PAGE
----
There is a famous book by the French Minister for European Affairs Nathalie Loiseau called Choisissez Tout (Choose Everything), where she underscores that women don’t have to make sacrifices. There is no standard in life: You don’t have to be ambitious or start a family, but you have to try before giving up. That has been an important theme in Laure Châtillon’s career, as she believes that anything is possible if you do it your own way.
“Early in my career, I had talked with women who said I was a dreamer to imagine that I could have a fulfilling career as well as several kids even if I already knew it was possible,” she says, citing her current reality as a partner at PwC France and a mother to four children. “I would love to talk with them and tell them how my husband and I made it work,” she says.
Building a Fulfilling Career
That quest to have it all began when Châtillon was attending a French management school and joined PwC France as an intern. After her last year of school she decided to start her career there, joining the valuation team where she valued intangible assets and companies. Except a short time in the leveraged finance division of Royal Bank of Scotland, she spent almost her entire career at PwC France. “I had my four kids within PwC, and it has never been an issue for my bosses,” she says.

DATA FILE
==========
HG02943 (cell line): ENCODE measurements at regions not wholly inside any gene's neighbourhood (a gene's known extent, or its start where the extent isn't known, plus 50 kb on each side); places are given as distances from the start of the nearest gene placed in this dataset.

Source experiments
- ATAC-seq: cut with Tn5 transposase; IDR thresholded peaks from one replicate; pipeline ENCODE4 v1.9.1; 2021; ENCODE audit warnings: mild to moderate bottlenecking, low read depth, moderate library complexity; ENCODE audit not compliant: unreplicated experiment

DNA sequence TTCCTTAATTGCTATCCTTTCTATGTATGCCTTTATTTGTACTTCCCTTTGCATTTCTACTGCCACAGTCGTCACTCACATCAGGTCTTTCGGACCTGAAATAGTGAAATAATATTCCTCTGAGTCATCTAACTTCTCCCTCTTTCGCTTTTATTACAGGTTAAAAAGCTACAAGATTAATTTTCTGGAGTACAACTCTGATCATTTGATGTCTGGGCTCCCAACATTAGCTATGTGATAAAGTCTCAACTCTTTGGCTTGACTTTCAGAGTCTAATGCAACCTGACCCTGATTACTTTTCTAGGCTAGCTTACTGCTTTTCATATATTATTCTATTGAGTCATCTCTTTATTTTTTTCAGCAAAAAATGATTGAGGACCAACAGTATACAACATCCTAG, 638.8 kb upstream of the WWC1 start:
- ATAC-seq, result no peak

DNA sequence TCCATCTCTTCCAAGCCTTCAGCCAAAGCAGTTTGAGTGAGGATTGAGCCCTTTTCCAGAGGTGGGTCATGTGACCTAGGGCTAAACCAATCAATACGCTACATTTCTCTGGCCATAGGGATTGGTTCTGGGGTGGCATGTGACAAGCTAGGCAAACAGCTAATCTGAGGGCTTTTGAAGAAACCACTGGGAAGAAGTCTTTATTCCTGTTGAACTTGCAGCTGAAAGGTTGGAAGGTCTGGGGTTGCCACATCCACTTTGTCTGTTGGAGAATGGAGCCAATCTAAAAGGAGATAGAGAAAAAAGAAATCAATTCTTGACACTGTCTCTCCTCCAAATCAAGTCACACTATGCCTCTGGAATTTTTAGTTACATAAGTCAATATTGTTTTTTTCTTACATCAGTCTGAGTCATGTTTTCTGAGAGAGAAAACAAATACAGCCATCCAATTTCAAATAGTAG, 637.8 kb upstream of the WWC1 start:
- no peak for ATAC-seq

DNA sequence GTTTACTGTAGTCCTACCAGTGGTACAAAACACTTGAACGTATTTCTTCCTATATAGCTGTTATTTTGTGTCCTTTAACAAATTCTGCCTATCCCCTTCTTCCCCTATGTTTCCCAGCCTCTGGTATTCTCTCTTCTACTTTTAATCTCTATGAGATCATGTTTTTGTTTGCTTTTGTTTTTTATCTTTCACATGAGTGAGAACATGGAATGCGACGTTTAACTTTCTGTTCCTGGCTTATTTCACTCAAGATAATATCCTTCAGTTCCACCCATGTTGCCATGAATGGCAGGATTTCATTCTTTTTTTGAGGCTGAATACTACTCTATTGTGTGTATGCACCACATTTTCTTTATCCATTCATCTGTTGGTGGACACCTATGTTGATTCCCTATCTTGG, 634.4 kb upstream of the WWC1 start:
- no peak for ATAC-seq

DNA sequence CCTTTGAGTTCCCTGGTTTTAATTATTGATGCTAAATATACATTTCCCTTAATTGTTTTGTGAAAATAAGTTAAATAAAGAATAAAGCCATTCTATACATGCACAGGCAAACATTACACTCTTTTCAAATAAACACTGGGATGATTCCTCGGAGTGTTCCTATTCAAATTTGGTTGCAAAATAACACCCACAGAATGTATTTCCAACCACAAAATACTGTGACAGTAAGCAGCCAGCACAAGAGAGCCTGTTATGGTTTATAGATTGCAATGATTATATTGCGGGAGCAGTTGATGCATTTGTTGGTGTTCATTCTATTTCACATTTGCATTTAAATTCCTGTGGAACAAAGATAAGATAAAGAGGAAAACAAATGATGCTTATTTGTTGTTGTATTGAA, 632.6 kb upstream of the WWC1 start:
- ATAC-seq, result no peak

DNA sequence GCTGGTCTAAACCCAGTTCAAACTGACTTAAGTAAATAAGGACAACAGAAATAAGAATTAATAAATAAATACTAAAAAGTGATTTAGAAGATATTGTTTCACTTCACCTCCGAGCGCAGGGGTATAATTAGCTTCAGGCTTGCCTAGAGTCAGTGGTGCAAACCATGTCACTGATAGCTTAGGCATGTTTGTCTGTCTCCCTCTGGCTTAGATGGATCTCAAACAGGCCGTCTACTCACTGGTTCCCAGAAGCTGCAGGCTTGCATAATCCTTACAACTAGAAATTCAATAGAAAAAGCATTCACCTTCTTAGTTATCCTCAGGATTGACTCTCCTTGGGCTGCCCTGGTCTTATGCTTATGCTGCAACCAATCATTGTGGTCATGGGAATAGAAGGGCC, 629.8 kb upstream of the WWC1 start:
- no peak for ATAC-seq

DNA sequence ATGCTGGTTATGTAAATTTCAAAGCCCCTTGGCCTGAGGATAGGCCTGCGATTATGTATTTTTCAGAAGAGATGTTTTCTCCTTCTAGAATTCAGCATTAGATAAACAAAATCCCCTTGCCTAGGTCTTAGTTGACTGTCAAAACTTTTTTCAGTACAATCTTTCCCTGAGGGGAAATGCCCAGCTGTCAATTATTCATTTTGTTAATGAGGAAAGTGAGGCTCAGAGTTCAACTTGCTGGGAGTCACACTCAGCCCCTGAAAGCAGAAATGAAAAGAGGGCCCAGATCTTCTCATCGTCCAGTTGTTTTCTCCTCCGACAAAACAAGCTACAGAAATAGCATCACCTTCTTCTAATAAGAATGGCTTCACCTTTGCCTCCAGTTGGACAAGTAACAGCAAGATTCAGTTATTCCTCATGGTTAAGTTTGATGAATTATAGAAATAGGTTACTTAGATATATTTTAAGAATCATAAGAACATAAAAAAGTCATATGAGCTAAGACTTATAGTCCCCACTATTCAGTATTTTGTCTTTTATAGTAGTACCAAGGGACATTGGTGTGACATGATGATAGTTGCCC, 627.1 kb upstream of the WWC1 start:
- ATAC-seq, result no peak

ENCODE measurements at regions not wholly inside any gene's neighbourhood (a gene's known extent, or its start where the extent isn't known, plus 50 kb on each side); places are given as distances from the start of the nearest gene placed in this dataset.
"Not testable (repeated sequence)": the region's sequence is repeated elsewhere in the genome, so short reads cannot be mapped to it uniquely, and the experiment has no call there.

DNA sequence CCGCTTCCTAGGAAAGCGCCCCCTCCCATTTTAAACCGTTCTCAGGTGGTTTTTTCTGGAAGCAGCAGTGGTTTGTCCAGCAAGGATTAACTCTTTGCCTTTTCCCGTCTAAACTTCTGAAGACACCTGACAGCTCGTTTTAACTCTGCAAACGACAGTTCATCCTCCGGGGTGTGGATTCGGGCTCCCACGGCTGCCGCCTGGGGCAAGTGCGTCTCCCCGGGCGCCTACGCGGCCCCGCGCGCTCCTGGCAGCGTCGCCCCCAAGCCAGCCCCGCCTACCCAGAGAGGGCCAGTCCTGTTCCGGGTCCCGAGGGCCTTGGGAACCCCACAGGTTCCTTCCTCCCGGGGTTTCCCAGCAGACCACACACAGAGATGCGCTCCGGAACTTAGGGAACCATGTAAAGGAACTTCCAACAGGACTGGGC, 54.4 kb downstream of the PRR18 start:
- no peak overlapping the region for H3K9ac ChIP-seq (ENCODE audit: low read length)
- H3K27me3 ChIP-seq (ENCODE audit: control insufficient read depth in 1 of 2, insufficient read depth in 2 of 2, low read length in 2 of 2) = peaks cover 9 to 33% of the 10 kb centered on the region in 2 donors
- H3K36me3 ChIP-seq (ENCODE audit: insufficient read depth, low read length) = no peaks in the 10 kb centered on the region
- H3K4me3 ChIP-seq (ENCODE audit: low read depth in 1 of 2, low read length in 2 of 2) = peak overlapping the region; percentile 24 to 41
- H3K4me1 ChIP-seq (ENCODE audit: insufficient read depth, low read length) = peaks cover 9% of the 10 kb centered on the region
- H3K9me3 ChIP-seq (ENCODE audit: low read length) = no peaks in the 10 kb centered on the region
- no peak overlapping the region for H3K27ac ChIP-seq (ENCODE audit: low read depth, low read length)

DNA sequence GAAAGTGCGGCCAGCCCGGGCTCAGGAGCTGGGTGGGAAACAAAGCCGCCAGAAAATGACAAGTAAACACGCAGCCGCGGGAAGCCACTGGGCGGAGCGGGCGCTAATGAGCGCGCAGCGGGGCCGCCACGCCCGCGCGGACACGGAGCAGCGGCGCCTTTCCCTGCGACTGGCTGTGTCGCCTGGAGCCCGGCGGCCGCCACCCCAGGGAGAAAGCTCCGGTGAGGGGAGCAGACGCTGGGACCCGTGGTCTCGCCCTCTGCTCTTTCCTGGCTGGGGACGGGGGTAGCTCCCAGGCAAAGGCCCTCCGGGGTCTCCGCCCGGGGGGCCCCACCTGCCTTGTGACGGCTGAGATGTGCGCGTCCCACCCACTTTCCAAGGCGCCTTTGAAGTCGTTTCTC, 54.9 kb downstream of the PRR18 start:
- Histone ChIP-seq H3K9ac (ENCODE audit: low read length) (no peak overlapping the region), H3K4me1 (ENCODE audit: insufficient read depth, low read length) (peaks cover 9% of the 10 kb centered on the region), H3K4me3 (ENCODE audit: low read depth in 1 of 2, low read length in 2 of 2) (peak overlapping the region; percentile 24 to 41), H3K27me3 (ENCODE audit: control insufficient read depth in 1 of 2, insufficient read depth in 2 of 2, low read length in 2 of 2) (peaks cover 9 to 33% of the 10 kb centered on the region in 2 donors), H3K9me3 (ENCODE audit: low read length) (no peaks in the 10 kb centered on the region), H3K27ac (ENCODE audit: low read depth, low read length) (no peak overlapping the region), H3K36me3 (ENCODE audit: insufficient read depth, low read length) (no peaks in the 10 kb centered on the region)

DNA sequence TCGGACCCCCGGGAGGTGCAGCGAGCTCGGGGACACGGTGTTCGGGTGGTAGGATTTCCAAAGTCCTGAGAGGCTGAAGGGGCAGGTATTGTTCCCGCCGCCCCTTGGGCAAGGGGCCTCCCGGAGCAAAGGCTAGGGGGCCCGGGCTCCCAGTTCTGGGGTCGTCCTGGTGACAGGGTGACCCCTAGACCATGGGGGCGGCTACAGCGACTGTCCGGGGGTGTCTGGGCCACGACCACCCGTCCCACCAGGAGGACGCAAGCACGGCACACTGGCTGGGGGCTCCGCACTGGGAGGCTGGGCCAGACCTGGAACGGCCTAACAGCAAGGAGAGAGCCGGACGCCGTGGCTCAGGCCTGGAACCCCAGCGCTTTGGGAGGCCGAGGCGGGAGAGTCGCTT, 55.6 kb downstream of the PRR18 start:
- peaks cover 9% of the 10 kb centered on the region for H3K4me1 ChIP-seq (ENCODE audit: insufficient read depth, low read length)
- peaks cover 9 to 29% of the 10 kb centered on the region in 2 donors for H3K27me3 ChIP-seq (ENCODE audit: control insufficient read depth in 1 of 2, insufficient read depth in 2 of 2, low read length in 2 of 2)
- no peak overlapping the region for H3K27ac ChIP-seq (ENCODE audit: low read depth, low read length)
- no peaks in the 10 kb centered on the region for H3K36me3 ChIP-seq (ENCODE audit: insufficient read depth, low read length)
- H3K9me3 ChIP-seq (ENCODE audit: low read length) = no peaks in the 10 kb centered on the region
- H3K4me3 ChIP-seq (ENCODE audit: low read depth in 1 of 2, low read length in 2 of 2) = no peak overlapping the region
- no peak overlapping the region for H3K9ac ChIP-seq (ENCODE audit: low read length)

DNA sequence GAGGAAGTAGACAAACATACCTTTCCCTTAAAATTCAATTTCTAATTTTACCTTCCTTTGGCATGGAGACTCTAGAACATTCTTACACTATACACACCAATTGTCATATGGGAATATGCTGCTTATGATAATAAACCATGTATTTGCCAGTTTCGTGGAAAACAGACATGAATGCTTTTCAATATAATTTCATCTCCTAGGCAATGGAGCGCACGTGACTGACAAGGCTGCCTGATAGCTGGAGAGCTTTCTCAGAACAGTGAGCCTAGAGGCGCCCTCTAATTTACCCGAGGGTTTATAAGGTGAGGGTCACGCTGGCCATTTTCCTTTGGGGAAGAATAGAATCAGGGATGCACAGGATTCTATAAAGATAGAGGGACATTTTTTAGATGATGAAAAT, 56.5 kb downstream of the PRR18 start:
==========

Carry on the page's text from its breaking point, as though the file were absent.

She was promoted to partner in 2017. “We are transforming business, and we know that business is different every day so I enjoy the constant challenge,” she says. Additionally, she was asked to take on the diversity and inclusion subset within PwC France, a new role that has offered an exciting complement to her position as partner in valuation.
A Focus on Diversity
Diversity is a focus Châtillon has always had. “It’s not just a matter of philanthropy; our societies are more and more diverse and we really have to be more inclusive if we want to stay up-to-date.”
Although companies are increasingly finding that a robust focus on diversity is vital to retain talent, better meet client needs and foster innovation, there is still much to do. Châtillon feels that one way to encourage diversity is to become an active sponsor, as building a group of supportive women will help to retain more in top management levels. Sometimes it can feel like an uphill battle, she says, as she herself has seen many women who attended school with her choose to downshift their careers. “Stereotypes don’t come from men only,” she notes.
Of course, the ability to juggle work and family is never easy. “The most significant challenge is time, but you learn to find space in your agenda for what matters and then couple that with the trust you can build on your teams,” she says.
Furthermore, there is not just one path to success. “Define it for yourself and find your own path to get there,” she says. “Never be afraid to think outside the box and do things differently, more innovatively.”
One of her most recent accomplishments as diversity leader was starting a women’s incubator with soft skills workshops and a mentoring program, along with inspiring events such as hosting speakers like the French Minister of Equality. Châtillon also launched an initiative for gay, lesbians and everyone else, with the hope that it will ease inclusion for everyone working in the company. Lastly, she started different initiatives to attract more people from different backgrounds within the company, with the purpose of being more representative of the society as a whole.
Châtillon’s ability to prioritize and juggle has led to her fulfilling career. “My proudest accomplishment is that I’ve been able to share my enthusiasm for our industry with my clients and team, and still balance a busy family,” she says.